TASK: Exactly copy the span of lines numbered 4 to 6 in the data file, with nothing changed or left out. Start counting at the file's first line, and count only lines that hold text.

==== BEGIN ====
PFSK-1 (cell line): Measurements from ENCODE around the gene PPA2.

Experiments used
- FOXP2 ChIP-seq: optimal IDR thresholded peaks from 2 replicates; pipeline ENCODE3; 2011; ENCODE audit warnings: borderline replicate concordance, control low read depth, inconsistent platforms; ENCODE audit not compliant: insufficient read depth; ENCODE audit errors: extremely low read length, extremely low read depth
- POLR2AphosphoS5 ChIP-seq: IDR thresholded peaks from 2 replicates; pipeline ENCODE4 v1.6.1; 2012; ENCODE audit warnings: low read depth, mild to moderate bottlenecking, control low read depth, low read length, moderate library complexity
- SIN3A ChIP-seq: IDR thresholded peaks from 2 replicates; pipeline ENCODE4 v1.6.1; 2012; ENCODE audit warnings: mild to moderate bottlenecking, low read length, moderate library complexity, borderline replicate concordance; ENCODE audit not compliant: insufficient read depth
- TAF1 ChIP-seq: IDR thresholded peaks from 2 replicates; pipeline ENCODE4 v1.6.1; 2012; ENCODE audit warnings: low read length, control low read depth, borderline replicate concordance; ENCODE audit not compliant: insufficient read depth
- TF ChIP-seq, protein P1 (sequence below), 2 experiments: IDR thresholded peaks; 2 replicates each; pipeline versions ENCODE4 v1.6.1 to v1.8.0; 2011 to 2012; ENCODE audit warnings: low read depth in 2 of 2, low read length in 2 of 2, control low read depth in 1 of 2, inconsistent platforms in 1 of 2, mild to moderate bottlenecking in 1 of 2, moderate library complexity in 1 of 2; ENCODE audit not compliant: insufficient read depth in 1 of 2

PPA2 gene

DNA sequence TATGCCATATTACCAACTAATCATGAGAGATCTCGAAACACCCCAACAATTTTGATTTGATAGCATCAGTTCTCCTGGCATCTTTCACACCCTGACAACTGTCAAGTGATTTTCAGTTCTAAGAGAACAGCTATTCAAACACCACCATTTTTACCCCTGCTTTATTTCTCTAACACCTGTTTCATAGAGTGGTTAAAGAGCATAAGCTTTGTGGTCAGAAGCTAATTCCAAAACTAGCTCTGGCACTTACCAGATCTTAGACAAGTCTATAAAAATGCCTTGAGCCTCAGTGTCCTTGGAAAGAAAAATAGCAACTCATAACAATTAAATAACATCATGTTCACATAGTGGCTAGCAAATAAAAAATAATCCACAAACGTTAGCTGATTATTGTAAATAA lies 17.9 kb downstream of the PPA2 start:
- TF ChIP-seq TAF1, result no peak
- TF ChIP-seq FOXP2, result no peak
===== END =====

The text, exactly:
- POLR2AphosphoS5 ChIP-seq: IDR thresholded peaks from 2 replicates; pipeline ENCODE4 v1.6.1; 2012; ENCODE audit warnings: low read depth, mild to moderate bottlenecking, control low read depth, low read length, moderate library complexity
- SIN3A ChIP-seq: IDR thresholded peaks from 2 replicates; pipeline ENCODE4 v1.6.1; 2012; ENCODE audit warnings: mild to moderate bottlenecking, low read length, moderate library complexity, borderline replicate concordance; ENCODE audit not compliant: insufficient read depth
- TAF1 ChIP-seq: IDR thresholded peaks from 2 replicates; pipeline ENCODE4 v1.6.1; 2012; ENCODE audit warnings: low read length, control low read depth, borderline replicate concordance; ENCODE audit not compliant: insufficient read depth